Ian Bicking: the old part of his blog

Re: What's Up With SQLObject Today...

Any plans to support MSSQL Server in the future? Just curious as there doesn't seem to be a lot of support out there for MSSQL.

Thanks.

Comment on What's Up With SQLObject Today...
by Peter

Comments:

Some people have put in some initial work, and I think it's in the repository. Proprietary databases are hard to support, and so far people interested in developing that support have tended to wander off. There is Sybase support, which should be similar to MSSQL due to their common ancestry. I personally wouldn't work on it unless there was something work-related requiring it (and if I'm involved in the technical decisions, I'd actively avoid MSSQL anyway); while I would help SQLObject support any open source database, even if I didn't use it, I put very little priority on integrating with proprietary software.

# Ian Bicking

> I'd actively avoid MSSQL...

> while I would help SQLObject support any open source database, even if I didn't use it, I put very little priority on integrating with proprietary software

I respect your objection to using MSSQL. I even agree with you to a point (PostgreSQL is great!), although MSSQL has some very nice features including extremely nice administration tools...but we won't get into that discussion.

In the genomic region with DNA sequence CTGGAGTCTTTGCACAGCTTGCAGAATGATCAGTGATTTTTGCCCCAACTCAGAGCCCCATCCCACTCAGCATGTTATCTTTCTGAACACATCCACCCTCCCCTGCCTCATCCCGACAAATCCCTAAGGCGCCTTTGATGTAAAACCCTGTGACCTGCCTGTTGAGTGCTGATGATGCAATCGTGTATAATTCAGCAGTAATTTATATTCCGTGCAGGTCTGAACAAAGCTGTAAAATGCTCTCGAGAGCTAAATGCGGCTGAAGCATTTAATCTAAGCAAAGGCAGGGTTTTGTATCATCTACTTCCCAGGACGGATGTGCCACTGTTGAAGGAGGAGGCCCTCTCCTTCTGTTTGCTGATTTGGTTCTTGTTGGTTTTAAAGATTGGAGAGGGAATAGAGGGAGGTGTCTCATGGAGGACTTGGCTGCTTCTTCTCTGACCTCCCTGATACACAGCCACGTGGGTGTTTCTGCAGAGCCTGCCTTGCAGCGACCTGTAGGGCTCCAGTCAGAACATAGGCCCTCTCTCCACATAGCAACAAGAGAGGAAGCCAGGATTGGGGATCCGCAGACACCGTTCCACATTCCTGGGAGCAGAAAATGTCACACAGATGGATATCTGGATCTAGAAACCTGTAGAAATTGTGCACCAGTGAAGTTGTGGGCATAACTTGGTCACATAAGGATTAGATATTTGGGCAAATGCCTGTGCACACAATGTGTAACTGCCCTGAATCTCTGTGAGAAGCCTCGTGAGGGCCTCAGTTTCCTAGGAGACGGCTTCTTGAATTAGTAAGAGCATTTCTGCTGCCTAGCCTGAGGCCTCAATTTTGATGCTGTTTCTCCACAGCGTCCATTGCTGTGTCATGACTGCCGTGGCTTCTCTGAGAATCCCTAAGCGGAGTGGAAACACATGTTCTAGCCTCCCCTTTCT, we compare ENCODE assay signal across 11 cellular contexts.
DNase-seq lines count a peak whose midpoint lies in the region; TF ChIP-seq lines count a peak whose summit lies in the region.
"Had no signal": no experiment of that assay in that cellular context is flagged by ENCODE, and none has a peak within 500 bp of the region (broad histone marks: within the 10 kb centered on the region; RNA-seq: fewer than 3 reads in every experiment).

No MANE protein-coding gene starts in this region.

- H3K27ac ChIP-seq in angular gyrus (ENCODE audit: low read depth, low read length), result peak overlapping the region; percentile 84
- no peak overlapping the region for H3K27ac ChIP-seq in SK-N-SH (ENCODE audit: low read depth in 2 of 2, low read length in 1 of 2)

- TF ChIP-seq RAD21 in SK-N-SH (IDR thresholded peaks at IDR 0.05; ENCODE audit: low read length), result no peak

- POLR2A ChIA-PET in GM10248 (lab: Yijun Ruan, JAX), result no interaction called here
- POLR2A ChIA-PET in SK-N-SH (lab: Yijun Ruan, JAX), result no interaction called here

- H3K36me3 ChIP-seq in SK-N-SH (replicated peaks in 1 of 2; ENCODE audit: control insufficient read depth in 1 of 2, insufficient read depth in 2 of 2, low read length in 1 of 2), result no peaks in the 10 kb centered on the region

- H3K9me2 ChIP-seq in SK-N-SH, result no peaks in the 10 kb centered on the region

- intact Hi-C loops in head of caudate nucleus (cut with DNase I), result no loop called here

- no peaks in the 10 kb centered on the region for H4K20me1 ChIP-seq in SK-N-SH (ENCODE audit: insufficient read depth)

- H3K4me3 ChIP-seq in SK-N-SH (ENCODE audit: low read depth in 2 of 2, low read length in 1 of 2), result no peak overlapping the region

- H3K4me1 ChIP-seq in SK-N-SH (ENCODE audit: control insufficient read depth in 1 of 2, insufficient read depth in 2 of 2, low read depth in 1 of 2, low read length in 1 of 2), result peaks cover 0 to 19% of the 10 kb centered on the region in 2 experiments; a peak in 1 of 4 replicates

Moving on... Can you see value in allowing people to use SQLObject by providing an easy way to connect to MSSQL? It certainly doesn't hurt SQLObject to have easy integration with MSSQL. I'd even argue that it will improve the market share of SQLObject to have that connector built in and ready to go. The last thing most developers want (or have the ability) to change when they are working on a database project is the persistence layer. That means that most people who are currently using MSSQL and looking for a Python ORM will pass over SQLObject because it doesn't work with MSSQL. You can hardly deny that Microsoft has a LOT of market share, which means that a lot of people won't be using SQLObject until there is an easy way to use it with MSSQL.

# Daniel

I'm not going to stop anyone. I'll even help, to some degree (maybe just a small one). But features like this need a champion, and I definitely won't be that champion.

# Ian Bicking